Romans 2 springs a trap on any religious person who read Paul's lists of sins at the end of Romans 1 and thought it wasn't about them. Paul calls them out for making themselves judges when they are also guilty. He shows that God will judge everyone, including those under the law, based on their works. This prefaces this letter's theme of salvation by grace, through faith, rather than by works. Many benefits come with having the law, but only if those under the law keep it. Jewishness—circumcision—must be an inner state, not just an outer one. Paul will show in the following chapter that none of us really meets those conditions.
Paul has divided humanity into two groups: those who have sinned under the law—the Israelites, or "the Jews"—and those who have sinned without being under the law—which is everyone else. Those who sin under the law will be judged by the law. However, Paul has written in the previous verses, even Gentiles might keep some parts of the law just by listening to their own consciences. After all, the same God who gave the law to Israel built into human beings a sense of right and wrong. There is no third category: all people fall short of God's standard of perfection (Romans 3:9–10).
Now Paul refers to the day when God will judge the "secrets of men by Jesus Christ." At that judgment, Paul suggested in the previous verse, our consciences will stand as a witness in regard to what we have done, right or wrong. God's judgment of Gentiles, in other words, will be as fair and consistent as His judgment of Jewish individuals who have lived under the law of Moses. Sin is sin, whether we have been given an explicit list or not.
Paul writes that, according to his gospel—the gospel of Jesus Christ—this will include a judgment of the "hidden things" of people. God will judge thoughts and secrets, as well as actions. Also, this judgment will be by Jesus Christ. He will stand as judge in this moment (John 5:22–27; Hebrews 4:13).
Again, we see the larger point Paul is coming to: nobody, whether Jew of Gentile, will be shown to be righteous at the judgment based on their own good works. Only in Christ, by grace and through faith, will anyone be declared righteous and given eternal life.
The Starting Point of Israel’s Restoration – The Mystery of Gentile SalvationDuring the first lesson in this series, The Plan of God, we looked into the reality that everything our Father does, He does for His glory. We further studied how He reveals a specific plan in Scripture in order to manifest Himself and His great name to every nation on the earth. His chosen nation that is at the center of His dealings with mankind is Israel. We saw how Israel’s restoration and redemption is absolutely paramount for God to be glorified in the earth. He chose it to be this way and it is beautiful.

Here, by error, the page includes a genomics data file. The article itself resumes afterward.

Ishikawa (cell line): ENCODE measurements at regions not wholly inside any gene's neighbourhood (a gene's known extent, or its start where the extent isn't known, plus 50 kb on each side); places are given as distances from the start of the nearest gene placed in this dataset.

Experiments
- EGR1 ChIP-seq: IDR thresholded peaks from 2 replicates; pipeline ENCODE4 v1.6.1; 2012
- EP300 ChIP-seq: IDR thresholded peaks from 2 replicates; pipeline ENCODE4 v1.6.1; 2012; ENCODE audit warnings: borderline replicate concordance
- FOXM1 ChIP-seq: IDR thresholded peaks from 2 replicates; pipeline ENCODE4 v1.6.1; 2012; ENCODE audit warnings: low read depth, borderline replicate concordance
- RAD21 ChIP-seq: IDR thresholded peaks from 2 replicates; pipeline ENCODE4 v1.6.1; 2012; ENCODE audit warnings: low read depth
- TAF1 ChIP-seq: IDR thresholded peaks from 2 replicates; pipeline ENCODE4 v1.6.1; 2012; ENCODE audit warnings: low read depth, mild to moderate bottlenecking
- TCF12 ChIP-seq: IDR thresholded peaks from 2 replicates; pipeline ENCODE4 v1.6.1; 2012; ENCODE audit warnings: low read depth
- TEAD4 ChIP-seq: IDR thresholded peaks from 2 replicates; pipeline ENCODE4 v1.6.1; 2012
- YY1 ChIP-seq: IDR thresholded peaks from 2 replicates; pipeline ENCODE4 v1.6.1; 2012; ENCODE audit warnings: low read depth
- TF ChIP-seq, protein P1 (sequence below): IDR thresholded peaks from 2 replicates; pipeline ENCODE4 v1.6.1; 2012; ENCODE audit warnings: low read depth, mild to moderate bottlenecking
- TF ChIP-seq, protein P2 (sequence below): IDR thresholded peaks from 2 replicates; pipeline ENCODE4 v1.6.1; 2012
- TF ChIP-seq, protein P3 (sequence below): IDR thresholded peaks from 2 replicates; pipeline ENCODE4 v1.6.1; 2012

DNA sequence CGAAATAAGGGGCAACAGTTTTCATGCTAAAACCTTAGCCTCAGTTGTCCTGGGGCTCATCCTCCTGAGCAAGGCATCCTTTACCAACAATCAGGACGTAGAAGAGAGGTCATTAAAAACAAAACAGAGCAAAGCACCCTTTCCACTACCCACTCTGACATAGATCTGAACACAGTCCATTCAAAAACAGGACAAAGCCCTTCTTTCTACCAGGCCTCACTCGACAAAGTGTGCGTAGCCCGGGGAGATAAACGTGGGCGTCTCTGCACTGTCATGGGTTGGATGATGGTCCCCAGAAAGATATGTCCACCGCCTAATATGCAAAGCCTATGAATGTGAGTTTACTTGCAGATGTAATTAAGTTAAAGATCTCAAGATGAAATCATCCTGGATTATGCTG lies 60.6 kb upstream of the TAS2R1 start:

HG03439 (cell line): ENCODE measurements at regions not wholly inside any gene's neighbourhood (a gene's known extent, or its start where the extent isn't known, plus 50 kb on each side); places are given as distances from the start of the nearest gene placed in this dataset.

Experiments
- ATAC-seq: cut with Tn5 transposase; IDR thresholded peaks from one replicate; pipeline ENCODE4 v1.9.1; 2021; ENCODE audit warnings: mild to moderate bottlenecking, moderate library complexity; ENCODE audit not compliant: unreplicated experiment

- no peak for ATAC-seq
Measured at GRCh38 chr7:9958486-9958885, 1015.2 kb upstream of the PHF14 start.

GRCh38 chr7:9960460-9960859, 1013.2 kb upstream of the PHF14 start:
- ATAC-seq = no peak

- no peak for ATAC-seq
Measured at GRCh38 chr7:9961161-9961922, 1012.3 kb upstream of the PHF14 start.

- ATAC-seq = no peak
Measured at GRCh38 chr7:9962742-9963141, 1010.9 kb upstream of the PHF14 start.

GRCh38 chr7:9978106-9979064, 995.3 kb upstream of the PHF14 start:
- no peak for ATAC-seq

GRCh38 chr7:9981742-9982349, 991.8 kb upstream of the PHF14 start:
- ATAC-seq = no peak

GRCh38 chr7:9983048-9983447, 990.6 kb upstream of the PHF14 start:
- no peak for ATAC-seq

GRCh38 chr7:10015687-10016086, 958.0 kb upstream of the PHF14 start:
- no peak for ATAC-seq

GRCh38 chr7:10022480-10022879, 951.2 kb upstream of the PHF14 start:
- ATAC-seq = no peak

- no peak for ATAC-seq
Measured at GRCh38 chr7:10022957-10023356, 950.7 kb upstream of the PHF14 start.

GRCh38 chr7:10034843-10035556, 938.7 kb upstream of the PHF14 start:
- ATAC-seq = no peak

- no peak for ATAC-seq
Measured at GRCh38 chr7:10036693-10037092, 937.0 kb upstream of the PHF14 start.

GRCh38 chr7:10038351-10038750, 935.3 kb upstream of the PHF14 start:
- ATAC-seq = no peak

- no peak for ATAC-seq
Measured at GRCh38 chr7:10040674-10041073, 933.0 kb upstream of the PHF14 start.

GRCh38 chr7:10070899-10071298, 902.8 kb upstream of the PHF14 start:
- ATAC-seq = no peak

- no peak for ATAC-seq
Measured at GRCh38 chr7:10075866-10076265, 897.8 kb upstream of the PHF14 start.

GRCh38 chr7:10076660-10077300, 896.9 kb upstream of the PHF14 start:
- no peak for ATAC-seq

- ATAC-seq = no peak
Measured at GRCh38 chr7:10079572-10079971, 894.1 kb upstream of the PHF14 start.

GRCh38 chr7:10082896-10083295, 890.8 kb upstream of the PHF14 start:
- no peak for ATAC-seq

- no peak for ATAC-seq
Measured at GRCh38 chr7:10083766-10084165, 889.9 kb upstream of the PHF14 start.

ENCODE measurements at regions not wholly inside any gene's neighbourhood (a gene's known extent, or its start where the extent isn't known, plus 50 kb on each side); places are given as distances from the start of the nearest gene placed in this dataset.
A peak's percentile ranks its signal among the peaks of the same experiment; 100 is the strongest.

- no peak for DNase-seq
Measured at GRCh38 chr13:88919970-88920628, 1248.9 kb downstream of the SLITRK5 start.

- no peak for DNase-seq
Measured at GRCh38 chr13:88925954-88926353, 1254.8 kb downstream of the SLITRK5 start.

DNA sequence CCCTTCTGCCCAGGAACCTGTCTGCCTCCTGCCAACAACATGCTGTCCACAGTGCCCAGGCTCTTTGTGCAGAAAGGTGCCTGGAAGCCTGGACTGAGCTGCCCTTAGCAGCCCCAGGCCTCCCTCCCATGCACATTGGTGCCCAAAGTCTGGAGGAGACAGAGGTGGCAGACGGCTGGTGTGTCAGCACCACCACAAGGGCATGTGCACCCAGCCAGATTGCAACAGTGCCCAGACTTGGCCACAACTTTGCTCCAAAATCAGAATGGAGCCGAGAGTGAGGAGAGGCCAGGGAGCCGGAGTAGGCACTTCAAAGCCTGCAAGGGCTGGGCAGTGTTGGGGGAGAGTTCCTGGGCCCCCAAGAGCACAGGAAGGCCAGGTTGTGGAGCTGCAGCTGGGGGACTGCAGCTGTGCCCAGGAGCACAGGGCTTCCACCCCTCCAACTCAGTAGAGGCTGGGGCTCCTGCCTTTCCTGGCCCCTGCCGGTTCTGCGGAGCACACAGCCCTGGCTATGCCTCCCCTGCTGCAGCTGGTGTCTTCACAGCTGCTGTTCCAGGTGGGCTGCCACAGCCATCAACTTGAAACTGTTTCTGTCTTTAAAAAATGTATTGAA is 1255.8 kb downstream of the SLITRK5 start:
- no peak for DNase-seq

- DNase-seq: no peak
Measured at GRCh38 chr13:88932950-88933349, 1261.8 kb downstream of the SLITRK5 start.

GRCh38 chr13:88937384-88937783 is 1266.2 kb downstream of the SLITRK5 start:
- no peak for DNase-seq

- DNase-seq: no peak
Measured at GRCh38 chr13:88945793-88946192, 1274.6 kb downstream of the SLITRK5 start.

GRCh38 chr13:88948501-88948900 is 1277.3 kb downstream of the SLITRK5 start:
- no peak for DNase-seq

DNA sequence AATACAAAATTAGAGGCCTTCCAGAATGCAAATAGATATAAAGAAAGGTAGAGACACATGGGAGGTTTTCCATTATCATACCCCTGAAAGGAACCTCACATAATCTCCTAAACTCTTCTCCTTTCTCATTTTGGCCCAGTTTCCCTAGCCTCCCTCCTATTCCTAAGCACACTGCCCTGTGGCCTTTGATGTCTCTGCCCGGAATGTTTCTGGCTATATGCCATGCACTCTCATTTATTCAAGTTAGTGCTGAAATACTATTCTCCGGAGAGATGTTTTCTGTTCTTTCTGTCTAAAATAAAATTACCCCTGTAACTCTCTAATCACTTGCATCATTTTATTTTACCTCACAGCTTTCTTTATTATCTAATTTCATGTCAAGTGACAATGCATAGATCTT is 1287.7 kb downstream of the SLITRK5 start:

Now that we find ourselves with an understanding of the chief goal of God’s plan we must venture into deeper waters. In this lesson we will start journeying down the path to understanding the events that must take place to set in motion the process of Israel’s restoration. Scripture details the mystery of Gentile salvation as the first step towards the full will of God manifesting in the earth. Let’s take a look at this great mystery, learn why it was a mystery, and the great cost that was required to preach this mystery.
The Mystery RevealedUp to this point we have briefly discussed the weight of this mystery, its requirements, and its purpose. This should be a good foundation to now examine what this mystery is. While writing to the church at Ephesus, Paul starts chapter three with revealing the mystery he just spent two entire chapters writing about.
Ephesians 3:1-61 For this reason I, Paul, a prisoner for Christ Jesus on behalf of you Gentiles— 2 assuming that you have heard of the stewardship of God’s grace that was given to me for you,
3 how the mystery was made known to me by revelation, as I have written briefly. 4 When you read this, you can perceive my insight into the mystery of Christ, 5 which was not made known to the sons of men in other generations as it has now been revealed to his holy apostles and prophets by the Spirit. 6 This mystery is that the Gentiles are fellow heirs, members of the same body, and partakers of the promise in Christ Jesus through the gospel.
In today’s version of Christianity this doesn’t appear to be that glorious of a revelation. The Gentiles can be saved; well of course they can! What we do not realize is that during the time of the Messiah, only Gentiles who underwent ritual conversion to Judaism could participate in certain aspects of Jewish worship. The idea that a Gentile could be fully accepted by God without any form of conversion (i.e., circumcision and immersion) was preposterous. But through Yeshua, the revelation came that God saves the uncircumcised (read: Gentile) then same way He saves the circumcised (read: Jew): faith.
In order to help us get an understanding of how amazing this mystery is, let’s look at the inheritance of the Jews and Gentiles. Biblically speaking, what are the Jews’ possessions or belongings, and what belongs to the Gentiles? In other words, if the mystery didn’t exist, what would be the Gentiles fate?